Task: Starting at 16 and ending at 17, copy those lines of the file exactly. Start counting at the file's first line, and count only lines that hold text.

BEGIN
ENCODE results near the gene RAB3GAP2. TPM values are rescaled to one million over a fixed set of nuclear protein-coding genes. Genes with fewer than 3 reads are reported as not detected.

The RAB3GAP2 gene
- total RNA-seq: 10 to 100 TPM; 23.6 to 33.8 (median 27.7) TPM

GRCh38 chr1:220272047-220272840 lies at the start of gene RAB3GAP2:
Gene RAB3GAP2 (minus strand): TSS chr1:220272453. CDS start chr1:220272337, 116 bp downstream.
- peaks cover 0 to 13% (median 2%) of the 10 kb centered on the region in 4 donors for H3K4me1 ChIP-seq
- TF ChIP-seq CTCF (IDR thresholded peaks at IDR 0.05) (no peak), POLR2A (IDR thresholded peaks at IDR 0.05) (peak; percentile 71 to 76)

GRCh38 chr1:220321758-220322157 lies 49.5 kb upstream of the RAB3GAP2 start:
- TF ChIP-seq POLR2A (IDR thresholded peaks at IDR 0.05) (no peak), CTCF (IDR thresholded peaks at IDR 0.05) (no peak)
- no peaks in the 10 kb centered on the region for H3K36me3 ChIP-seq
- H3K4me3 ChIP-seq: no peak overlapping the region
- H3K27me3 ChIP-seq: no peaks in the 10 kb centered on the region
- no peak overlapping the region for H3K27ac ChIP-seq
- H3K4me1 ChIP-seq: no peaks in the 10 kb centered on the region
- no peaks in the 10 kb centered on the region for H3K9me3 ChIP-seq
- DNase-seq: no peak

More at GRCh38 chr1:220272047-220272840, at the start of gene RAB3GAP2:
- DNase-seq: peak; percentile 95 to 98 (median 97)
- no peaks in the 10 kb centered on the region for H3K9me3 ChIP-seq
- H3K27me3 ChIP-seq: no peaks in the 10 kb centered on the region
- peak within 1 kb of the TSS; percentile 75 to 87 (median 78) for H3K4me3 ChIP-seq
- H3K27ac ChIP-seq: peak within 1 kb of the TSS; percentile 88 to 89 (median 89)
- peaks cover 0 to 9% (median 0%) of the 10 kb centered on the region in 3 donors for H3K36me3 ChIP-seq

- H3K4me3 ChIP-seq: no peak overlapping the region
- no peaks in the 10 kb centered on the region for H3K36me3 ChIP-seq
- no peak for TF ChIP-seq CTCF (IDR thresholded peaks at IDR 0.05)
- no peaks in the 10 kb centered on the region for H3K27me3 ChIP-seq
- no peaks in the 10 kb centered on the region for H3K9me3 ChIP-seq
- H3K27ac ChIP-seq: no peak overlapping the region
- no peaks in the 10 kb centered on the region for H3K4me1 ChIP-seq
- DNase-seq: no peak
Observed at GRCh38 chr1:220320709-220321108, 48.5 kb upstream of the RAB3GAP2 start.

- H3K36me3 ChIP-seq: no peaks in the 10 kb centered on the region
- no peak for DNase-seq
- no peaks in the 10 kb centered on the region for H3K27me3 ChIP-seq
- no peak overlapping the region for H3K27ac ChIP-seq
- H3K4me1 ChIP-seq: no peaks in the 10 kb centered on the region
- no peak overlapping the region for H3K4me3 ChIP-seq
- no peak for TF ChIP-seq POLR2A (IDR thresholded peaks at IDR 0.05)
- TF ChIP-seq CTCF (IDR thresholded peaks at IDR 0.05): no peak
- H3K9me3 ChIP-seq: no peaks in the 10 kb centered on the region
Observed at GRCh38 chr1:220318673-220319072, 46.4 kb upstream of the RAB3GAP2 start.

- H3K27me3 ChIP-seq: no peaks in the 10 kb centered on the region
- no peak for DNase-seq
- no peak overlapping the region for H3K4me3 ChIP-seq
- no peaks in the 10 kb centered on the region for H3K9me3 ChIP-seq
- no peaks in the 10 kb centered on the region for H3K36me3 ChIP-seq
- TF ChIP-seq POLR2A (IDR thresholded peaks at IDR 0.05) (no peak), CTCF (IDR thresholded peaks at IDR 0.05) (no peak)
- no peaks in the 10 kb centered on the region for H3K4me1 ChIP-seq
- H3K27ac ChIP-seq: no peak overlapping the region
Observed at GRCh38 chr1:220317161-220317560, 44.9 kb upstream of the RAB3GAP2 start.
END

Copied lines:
- DNase-seq: no peak

More at GRCh38 chr1:220272047-220272840, at the start of gene RAB3GAP2: